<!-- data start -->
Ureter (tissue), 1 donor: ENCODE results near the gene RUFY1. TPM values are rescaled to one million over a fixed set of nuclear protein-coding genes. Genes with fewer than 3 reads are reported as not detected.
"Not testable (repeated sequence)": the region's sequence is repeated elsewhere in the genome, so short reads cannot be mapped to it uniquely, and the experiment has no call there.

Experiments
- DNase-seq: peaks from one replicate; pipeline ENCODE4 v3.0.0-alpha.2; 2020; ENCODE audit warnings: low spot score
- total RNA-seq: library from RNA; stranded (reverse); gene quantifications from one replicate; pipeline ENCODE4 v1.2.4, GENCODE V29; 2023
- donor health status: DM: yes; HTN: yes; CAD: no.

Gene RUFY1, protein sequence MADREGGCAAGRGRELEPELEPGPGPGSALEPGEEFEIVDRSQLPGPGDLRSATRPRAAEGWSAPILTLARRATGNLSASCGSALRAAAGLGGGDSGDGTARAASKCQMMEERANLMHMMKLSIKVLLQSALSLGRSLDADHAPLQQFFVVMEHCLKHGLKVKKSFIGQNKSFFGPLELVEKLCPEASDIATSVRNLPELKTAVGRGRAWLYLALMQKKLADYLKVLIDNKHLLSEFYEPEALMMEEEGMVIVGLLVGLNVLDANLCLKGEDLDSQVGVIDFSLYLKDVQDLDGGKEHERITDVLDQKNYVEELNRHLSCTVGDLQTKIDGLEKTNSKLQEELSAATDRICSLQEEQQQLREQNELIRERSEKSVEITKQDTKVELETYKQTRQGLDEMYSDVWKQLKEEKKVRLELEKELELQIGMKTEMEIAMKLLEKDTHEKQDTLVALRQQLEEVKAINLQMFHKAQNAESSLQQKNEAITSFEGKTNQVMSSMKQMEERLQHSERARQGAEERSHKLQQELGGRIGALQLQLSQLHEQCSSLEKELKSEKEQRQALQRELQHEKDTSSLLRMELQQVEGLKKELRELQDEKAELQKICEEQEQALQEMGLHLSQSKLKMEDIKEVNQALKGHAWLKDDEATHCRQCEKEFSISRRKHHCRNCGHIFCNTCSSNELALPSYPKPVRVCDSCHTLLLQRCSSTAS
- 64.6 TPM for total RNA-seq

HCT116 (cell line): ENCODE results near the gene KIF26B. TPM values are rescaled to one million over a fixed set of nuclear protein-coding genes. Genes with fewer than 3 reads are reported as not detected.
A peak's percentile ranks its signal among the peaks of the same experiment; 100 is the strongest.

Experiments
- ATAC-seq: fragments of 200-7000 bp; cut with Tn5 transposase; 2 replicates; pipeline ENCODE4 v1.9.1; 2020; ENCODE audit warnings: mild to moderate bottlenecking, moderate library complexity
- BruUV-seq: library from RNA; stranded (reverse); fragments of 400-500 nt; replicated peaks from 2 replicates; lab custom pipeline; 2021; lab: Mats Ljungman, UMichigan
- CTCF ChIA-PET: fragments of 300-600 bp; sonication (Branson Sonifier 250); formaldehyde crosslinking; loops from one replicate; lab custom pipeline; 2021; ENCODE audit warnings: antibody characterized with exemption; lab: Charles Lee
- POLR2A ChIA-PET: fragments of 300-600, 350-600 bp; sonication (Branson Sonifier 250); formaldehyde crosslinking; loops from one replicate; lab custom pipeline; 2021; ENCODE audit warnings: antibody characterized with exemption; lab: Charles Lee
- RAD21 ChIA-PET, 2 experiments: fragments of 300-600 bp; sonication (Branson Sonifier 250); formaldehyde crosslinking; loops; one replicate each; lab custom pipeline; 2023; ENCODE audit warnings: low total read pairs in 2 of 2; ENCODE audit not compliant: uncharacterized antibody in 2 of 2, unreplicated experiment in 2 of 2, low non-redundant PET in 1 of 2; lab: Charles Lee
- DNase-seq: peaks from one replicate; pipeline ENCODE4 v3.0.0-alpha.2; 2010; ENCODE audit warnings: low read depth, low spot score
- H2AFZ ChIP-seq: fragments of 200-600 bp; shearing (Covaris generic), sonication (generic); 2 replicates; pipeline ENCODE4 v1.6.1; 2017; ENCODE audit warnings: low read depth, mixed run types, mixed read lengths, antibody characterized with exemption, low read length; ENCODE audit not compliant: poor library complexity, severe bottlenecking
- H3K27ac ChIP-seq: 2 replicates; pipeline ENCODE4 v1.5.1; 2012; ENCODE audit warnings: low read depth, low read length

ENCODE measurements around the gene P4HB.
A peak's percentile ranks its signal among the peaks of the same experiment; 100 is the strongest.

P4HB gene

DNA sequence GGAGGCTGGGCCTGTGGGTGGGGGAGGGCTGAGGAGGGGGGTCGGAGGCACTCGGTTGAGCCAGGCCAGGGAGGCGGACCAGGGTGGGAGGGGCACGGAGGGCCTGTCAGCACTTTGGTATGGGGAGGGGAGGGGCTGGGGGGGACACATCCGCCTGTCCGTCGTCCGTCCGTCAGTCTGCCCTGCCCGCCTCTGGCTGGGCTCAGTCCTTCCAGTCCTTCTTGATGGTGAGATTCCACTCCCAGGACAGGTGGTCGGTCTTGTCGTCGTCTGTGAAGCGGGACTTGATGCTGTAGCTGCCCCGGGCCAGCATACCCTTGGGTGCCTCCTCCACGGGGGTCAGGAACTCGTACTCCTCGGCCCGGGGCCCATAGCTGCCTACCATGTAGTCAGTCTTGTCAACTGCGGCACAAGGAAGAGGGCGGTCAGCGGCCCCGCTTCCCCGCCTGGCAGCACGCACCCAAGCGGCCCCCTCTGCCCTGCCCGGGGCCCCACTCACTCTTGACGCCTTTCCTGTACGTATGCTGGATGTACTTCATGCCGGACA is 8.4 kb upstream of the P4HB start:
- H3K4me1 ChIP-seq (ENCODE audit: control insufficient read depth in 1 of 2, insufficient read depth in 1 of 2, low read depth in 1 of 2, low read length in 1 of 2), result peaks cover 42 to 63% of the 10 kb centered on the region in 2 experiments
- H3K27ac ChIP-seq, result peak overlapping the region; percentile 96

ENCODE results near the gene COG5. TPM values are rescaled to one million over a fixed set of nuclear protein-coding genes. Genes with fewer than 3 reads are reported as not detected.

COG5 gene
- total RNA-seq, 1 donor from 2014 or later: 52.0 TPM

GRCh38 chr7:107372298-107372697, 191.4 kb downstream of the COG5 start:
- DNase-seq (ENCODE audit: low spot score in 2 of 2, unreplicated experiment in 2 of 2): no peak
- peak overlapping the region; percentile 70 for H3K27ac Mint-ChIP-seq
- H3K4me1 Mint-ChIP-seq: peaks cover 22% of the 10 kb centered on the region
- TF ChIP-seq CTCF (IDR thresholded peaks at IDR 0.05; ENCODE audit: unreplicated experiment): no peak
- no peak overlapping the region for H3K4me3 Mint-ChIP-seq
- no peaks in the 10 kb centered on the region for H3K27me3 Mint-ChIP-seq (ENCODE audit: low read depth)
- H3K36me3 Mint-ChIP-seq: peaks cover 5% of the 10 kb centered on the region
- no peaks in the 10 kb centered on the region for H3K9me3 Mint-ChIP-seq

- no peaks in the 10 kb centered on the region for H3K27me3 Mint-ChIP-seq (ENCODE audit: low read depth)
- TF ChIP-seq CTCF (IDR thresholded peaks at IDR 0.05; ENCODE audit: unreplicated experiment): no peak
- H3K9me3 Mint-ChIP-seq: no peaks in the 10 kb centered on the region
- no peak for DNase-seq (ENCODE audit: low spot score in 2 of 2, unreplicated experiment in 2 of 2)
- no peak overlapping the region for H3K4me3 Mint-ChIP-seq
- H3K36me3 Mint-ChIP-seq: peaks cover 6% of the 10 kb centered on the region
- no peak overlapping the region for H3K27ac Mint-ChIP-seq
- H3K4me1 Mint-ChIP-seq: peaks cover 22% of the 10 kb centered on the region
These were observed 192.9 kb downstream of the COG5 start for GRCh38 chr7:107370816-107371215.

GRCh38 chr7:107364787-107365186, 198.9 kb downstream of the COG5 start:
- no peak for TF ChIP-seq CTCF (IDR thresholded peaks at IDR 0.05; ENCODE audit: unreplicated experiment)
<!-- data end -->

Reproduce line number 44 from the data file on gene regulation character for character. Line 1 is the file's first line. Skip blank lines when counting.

- no peak overlapping the region for H3K27ac Mint-ChIP-seq